3 Effective Approaches to Managing Across Racial Differences

More and more, companies and organizations are hiring Chief Diversity Officers, building out their strategies to retain diverse talent, and acknowledging the importance of developing teams that are comprised of individuals from different backgrounds. In fact, it’s gotten to the point where scrolling through the headshots of the leadership team on a company’s website and realizing that they’re all white men actually makes you scratch your head and wonder how they missed the boat. But it’s not enough to prioritize diversity hiring efforts. Truthfully, diversity efforts without well thought out and executed inclusion efforts can cause more harm than good to minority employees who end up feeling tokenized and isolated.

Managing across lines of racial difference isn’t just about white managers overseeing their minority direct reports, though. It’s also about the increasing number of Black managers who lead teams of white employees. Without either party developing a true understanding and comfort level with nuanced cultural differences, preferences and norms, employees on both ends can feel like they’re not being developed, supported or invested in the ways that they need to be, leaving no one happy. Here are a few tips for building stronger manager relationships  with this in mind:

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Learning to Play the Game to Change the Game

This week, I’ve had the privilege of attending the Congressional Black Caucus Foundation’s 46th Annual Legislative Conference in Washington, DC. Here, I’m surrounded by inspiring, Black change-agents who are all working tirelessly to eradicate the social and systemic injustices that plague our community.  For a few days, we don’t feel like minorities. We look around rooms full of positional power, and we see ourselves. For a few days, we don’t have to justify our feelings or make a case for our perspectives; we don’t have to code switch or rework our standpoints so they fit within the unspoken dominant expectation. For a few days, we are surrounded by a sea of raw, authentic, beautiful Blackness. And it feels good.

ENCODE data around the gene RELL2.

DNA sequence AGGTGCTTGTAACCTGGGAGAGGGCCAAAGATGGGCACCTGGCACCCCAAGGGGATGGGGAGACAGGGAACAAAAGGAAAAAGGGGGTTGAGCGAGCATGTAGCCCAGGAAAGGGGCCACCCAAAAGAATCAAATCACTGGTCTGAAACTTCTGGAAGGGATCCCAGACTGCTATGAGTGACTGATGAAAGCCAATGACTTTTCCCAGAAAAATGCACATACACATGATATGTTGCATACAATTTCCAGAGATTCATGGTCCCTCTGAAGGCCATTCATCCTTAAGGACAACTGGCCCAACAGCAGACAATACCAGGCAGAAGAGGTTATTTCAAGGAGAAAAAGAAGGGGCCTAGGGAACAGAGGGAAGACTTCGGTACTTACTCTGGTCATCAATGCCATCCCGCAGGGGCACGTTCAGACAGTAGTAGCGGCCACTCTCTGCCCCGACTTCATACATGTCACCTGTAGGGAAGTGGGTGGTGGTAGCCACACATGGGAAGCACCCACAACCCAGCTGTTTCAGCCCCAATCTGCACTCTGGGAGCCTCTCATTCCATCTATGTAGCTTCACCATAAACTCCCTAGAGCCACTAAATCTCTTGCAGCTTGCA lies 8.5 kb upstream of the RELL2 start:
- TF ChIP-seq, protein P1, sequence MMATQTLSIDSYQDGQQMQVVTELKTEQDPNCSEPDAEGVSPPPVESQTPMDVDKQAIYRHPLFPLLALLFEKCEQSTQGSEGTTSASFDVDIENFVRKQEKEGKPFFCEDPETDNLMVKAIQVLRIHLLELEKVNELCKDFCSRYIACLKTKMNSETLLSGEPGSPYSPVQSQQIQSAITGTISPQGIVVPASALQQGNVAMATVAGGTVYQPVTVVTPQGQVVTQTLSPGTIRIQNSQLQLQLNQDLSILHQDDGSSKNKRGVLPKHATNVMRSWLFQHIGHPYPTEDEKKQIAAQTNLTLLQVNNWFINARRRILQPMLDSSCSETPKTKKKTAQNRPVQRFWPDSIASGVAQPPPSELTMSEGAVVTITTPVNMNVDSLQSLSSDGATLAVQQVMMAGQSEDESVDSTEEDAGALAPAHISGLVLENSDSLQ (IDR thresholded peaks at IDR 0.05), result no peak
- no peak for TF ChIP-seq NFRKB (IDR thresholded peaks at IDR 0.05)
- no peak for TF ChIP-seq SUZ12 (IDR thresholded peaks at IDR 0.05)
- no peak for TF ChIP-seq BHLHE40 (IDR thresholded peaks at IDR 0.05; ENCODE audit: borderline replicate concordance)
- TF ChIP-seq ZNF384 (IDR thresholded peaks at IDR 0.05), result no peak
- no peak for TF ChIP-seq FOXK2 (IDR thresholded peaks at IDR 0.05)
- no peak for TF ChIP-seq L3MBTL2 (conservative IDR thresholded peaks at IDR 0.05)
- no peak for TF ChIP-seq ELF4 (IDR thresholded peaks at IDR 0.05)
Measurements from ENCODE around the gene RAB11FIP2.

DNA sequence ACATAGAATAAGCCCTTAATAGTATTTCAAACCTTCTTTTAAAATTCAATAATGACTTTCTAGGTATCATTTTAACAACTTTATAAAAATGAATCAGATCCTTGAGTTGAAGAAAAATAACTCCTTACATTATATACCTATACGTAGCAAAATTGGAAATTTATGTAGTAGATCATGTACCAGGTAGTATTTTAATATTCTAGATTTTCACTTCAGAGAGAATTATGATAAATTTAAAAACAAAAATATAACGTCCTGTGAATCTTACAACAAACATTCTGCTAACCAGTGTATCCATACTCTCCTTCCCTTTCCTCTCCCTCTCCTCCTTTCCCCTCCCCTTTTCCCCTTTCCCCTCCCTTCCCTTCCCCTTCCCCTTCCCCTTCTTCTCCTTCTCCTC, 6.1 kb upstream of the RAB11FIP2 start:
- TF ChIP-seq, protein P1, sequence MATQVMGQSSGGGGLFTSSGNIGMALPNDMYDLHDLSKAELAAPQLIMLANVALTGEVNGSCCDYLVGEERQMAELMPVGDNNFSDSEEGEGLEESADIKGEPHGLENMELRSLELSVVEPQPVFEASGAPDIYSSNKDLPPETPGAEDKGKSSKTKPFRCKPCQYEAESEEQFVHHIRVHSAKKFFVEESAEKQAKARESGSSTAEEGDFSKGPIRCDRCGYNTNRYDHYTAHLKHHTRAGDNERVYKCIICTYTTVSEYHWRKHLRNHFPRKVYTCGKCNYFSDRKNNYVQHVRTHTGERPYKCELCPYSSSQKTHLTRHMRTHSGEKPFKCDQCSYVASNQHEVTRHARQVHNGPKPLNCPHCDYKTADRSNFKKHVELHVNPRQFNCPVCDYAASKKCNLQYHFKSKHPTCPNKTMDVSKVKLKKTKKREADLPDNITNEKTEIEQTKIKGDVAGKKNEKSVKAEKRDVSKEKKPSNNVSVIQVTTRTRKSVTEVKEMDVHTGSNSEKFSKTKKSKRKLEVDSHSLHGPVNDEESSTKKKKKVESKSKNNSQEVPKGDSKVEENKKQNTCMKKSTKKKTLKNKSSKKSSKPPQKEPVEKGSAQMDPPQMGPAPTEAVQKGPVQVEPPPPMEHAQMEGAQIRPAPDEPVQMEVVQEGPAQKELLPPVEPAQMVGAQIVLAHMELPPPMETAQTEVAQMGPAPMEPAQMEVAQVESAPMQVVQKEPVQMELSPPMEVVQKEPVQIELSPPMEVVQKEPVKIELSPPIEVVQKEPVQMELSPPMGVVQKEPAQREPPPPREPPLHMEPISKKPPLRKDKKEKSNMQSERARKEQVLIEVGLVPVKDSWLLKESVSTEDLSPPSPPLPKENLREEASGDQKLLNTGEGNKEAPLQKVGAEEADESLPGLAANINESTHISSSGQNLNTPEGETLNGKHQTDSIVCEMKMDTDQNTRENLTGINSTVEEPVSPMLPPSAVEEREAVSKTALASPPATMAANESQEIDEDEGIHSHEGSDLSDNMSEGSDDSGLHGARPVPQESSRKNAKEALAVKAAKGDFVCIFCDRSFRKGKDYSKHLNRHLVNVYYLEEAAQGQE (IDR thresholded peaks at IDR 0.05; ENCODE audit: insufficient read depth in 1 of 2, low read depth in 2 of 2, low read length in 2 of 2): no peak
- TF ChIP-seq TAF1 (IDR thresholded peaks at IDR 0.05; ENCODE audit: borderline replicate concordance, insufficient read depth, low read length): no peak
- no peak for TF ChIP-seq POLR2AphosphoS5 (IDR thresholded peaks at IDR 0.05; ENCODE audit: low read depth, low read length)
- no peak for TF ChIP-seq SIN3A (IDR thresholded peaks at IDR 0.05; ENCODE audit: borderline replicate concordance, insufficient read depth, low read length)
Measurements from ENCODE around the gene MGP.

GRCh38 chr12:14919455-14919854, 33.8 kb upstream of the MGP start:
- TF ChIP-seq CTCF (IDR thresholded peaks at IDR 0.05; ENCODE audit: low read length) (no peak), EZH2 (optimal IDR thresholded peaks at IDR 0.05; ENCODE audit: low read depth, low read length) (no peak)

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3 Characteristics of Inclusive Workplaces

Being Black in a profession that requires specialized training and/or credentialing is a complex and inevitably isolating experience. Despite companies and organizations ramping up diversity efforts in recent years, the white-collar workforce is still overwhelming white. 8 out of every 10 lawyers are white; 80.8% of social scientists are white; 78.2% of education professionals are white; nearly three-quarters of business professionals are white; over 70% of healthcare professionals, engineers, and physical scientists are white. The list goes on and on.

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3 Reasons Why We Shouldn’t Taken Tokenism Lightly

Tokenism is a silent, ugly beast. While it may come across as gentle, harmless, and well-intentioned, it has the unique ability to protect oppressors from their own behaviors while forcing the oppressed into silent accord.  While it is definitely necessary for companies to strategically recruit and cultivate minorities into their workplaces, it is extremely harmful when People of Color are used and maneuvered to depict a setting that is simply untrue. Without being accompanied by serious efforts to elevate the perspectives, voices, and norms of everyone (and not just the dominant group), tokenism easily results in isolation and disempowerment.